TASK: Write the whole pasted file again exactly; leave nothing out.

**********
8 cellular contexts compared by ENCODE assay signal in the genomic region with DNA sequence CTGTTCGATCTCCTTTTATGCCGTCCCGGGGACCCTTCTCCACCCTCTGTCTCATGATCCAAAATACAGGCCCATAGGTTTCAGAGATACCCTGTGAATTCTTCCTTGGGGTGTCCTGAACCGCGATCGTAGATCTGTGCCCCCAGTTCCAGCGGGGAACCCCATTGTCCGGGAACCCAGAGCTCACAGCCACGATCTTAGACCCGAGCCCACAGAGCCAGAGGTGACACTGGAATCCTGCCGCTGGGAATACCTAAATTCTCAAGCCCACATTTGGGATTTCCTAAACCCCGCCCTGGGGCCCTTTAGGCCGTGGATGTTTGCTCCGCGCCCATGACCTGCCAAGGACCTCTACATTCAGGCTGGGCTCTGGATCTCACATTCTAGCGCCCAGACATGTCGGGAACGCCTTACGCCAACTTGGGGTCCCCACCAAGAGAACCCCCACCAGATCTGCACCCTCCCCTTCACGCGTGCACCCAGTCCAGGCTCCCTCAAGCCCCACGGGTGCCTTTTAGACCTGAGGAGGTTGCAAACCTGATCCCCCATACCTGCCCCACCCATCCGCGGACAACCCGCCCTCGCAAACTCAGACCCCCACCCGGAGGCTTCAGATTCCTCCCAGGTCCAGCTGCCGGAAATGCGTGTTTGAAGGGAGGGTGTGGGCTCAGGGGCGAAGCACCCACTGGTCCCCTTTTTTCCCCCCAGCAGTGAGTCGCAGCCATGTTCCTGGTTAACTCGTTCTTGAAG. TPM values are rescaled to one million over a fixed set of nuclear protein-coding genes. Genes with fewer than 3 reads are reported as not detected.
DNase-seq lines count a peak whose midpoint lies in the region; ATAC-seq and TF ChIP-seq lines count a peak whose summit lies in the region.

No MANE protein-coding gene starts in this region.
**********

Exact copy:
8 cellular contexts compared by ENCODE assay signal in the genomic region with DNA sequence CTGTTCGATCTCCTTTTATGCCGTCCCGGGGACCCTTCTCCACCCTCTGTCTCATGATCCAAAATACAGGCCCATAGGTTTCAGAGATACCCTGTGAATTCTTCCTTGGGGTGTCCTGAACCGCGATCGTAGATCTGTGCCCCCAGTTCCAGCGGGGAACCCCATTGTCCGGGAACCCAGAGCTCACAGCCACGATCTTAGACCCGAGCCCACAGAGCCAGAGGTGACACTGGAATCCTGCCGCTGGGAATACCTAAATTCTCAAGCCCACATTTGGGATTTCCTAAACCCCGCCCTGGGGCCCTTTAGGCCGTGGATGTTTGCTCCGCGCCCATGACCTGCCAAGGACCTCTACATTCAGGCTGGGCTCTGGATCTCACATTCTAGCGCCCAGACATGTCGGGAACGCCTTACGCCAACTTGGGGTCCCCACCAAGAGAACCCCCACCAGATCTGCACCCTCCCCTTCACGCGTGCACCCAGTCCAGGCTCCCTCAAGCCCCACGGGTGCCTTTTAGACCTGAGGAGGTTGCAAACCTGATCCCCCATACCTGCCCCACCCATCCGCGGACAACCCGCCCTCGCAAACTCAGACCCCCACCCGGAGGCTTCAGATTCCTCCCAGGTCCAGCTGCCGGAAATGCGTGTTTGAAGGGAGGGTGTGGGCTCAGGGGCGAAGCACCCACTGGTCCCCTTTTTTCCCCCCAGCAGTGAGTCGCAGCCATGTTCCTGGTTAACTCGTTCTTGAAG. TPM values are rescaled to one million over a fixed set of nuclear protein-coding genes. Genes with fewer than 3 reads are reported as not detected.
DNase-seq lines count a peak whose midpoint lies in the region; ATAC-seq and TF ChIP-seq lines count a peak whose summit lies in the region.

No MANE protein-coding gene starts in this region.